Swallow this robot: Endiatx’s tiny pill examines your body with cameras, sensors

by venturebeat — In a development straight out of science fiction, Endiatx, a pioneering medical technology company, is making significant strides in bringing its robotic pill to market. The company’s CEO, Torrey Smith, recently sat down with VentureBeat to share exciting updates on their progress, nearly two years after our initial coverage of the startup’s ambitious vision. Founded in 2019, Endiatx has been steadily working towards realizing the fantastic voyage of miniaturized robots navigating the human body for diagnostic and therapeutic purposes. Their flagship product, the PillBot, is an ingestible robotic capsule equipped with cameras, sensors, and wireless communication capabilities, allowing doctors to examine the gastrointestinal tract with unprecedented precision and control.

In the interview, Smith revealed that Endiatx has raised $7 million in funding to date, with the largest investment of $1.5 million coming from Singapore-based Verge Health Tech Fund. This injection of capital has propelled the company forward, enabling them to refine their technology and conduct clinical trials. Join enterprise leaders in San Francisco from July 9 to 11 for our flagship AI event. Connect with peers, explore the opportunities and challenges of Generative AI, and learn how to integrate AI applications into your industry. Register Now “We’re currently in clinical trials with our pill bot technology,” Smith explained. “We’ll be starting pivotal trials at a leading U.S. medical institution in Q3/Q4.” Though Smith did not name the institution due to confidentiality agreements, he hinted that it is a renowned facility known for its expertise in gastroenterology. The PillBot has come a long way since its inception. The current prototype measures just 13mm by 30mm and boasts impressive capabilities. “It can transmit high-res video at 2.3 megapixels per second, and we have plans to quadruple that video quality soon,” Smith enthused. The CEO himself has played a vital role in testing, having swallowed 43 PillBots to date, including live on stage in front of a stunned audience.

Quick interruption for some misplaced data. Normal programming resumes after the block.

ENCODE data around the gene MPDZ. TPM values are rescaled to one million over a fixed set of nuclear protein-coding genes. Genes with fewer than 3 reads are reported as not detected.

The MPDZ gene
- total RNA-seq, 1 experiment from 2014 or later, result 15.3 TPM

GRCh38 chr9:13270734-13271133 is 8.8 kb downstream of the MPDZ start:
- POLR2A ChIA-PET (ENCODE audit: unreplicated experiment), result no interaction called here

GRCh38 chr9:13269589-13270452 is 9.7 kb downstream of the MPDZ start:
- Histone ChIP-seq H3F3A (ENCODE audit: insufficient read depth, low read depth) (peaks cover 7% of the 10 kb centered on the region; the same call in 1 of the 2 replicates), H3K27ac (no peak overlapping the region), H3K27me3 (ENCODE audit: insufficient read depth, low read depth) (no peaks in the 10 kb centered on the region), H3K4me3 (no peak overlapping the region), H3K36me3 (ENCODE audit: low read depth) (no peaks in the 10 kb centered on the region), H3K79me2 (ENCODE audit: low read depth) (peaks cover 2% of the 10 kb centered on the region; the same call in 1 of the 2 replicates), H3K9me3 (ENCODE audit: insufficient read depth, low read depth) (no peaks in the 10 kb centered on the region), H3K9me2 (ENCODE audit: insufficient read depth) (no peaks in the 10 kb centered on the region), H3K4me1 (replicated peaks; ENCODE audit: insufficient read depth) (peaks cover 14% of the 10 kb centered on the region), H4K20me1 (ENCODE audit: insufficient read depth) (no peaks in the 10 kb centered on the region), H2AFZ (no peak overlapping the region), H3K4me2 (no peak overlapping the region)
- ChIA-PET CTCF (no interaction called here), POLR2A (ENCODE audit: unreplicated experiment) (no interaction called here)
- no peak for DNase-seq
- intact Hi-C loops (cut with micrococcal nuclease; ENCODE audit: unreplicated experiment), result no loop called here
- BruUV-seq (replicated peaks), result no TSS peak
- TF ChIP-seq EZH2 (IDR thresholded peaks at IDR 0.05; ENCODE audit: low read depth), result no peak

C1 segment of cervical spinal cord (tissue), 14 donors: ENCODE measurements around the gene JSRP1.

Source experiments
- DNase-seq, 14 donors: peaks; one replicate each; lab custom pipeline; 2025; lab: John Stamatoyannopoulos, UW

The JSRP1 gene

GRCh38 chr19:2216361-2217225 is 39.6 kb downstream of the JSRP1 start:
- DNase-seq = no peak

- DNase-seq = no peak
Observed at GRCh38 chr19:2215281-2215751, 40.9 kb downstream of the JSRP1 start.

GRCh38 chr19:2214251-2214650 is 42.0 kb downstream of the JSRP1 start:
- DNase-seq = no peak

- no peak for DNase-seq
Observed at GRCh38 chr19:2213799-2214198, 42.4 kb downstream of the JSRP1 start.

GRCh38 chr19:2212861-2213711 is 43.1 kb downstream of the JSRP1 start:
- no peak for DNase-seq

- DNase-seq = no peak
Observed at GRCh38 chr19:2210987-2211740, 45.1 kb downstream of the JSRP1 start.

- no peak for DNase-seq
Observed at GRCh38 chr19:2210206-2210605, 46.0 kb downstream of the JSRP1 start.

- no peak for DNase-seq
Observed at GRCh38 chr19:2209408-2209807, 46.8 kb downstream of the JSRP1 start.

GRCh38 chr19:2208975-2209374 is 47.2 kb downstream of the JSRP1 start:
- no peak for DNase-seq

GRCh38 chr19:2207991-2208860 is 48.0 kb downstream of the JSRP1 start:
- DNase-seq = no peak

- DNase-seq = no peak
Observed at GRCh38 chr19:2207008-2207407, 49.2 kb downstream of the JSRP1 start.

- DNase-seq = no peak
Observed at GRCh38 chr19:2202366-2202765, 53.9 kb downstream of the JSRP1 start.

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Harvard, MIT, and Wharton research reveals pitfalls of relying on junior staff for AI training

by Michael Nuñez @MichaelFNunez – venturebeat –– As companies race to adopt artificial intelligence systems, conventional wisdom suggests that younger, more tech-savvy employees will take the lead in teaching their managers how to effectively use the powerful new tools. But a new study casts doubt on that assumption when it comes to the rapidly-evolving technology of generative AI.

The research, conducted by academics from Harvard Business School, MIT, Wharton, and other institutions in collaboration with Boston Consulting Group, found that junior employees who experimented with a generative AI system made recommendations for mitigating risks that ran counter to expert advice. The findings suggest that companies cannot rely solely on reverse mentoring to ensure the responsible use of AI. “Our interviews revealed two findings that run counter to the existing literature,” wrote the authors. “First, the tactics that the juniors recommended to mitigate their seniors’ concerns ran counter to those recommended by experts in GenAI technology at the time, and so revealed that the junior professionals might not be the best source of expertise in the effective use of this emerging technology for more senior members.”